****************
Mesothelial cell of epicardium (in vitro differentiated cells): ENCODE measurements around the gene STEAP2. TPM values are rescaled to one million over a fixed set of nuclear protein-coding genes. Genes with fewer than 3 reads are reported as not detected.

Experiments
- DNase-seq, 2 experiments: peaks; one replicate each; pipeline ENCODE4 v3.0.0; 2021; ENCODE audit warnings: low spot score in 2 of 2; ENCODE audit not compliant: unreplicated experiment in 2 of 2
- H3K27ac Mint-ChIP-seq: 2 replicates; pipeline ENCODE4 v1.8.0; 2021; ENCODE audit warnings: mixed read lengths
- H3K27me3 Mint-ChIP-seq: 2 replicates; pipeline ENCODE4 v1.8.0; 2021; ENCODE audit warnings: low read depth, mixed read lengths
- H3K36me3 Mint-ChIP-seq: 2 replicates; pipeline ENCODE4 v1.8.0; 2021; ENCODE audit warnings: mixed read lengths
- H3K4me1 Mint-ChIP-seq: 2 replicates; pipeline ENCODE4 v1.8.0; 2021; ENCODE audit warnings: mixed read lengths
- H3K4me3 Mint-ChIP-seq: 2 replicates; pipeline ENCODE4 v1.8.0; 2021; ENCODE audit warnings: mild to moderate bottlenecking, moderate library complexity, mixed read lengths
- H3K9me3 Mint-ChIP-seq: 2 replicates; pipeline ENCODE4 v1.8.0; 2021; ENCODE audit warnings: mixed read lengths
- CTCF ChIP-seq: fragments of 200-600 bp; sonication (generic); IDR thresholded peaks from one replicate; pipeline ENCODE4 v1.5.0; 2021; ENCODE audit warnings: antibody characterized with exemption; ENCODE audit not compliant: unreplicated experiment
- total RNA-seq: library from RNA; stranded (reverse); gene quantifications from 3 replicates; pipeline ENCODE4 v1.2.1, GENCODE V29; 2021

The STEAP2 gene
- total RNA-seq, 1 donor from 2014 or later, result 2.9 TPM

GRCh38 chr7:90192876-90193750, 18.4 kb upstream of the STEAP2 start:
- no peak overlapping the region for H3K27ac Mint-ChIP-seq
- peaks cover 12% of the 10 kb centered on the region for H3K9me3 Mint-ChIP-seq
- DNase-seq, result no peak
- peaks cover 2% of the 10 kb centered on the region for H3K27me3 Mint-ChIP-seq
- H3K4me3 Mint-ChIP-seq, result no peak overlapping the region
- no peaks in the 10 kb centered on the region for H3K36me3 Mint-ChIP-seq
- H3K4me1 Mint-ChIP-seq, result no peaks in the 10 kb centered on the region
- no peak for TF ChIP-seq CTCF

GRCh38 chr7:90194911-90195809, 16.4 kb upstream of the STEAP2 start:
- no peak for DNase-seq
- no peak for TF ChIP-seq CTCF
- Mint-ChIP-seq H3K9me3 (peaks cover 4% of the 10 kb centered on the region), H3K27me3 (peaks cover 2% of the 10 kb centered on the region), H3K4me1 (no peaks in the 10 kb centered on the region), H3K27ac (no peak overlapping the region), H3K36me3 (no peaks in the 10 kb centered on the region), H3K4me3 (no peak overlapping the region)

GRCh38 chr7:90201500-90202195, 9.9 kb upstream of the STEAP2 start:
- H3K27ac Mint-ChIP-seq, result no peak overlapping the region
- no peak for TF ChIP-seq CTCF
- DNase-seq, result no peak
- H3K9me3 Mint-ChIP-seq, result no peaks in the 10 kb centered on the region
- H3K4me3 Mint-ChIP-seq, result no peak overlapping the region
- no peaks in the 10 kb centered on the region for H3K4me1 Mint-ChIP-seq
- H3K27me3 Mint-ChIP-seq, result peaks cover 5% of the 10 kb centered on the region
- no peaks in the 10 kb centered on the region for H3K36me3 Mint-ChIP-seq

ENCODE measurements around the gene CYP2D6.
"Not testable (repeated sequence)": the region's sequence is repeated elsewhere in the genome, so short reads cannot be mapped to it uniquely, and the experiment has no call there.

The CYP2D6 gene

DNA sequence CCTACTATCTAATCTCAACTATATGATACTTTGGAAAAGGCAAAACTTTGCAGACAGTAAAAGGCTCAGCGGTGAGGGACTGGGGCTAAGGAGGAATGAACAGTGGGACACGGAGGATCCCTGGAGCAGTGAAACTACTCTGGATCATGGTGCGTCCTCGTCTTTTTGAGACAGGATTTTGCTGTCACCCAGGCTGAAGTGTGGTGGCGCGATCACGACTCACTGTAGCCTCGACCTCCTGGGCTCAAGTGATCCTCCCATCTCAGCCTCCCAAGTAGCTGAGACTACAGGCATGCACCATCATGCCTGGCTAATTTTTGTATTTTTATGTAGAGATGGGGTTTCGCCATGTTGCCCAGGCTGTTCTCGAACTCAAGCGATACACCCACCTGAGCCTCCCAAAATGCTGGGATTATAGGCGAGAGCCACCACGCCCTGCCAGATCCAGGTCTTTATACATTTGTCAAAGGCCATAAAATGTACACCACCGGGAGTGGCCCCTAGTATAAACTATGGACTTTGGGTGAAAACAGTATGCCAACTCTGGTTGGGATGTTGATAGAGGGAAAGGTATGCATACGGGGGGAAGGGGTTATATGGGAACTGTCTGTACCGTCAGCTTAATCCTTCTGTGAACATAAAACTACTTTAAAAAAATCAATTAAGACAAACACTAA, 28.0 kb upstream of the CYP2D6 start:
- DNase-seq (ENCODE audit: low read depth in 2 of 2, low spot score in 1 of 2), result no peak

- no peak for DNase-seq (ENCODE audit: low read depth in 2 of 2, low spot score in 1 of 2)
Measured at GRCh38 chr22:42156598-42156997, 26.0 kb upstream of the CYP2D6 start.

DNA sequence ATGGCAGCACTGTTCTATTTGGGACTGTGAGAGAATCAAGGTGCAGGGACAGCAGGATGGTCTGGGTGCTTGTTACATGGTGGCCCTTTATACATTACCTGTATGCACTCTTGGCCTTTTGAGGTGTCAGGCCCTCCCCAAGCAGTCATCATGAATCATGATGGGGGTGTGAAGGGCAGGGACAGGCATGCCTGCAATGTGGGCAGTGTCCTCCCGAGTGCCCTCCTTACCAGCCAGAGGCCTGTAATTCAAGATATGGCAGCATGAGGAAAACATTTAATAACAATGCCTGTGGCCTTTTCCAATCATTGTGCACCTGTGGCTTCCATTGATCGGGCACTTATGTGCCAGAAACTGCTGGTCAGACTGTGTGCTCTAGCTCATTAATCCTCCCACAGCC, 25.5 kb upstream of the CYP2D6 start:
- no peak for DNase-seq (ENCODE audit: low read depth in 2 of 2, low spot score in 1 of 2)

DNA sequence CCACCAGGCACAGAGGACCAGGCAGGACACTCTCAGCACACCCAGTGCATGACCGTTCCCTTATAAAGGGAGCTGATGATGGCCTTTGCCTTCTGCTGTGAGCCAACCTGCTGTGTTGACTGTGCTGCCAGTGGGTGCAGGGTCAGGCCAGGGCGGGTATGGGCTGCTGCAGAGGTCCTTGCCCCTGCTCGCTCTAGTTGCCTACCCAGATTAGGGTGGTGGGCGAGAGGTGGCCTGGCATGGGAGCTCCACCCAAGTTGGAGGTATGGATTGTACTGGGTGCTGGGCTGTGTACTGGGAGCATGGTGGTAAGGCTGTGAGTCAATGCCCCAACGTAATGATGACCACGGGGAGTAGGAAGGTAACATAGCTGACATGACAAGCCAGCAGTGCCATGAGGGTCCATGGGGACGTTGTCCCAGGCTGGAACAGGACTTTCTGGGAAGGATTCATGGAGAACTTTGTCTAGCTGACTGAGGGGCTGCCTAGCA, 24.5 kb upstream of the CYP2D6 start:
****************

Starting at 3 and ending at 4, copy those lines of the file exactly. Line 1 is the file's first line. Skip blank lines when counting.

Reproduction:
- DNase-seq, 2 experiments: peaks; one replicate each; pipeline ENCODE4 v3.0.0; 2021; ENCODE audit warnings: low spot score in 2 of 2; ENCODE audit not compliant: unreplicated experiment in 2 of 2
- H3K27ac Mint-ChIP-seq: 2 replicates; pipeline ENCODE4 v1.8.0; 2021; ENCODE audit warnings: mixed read lengths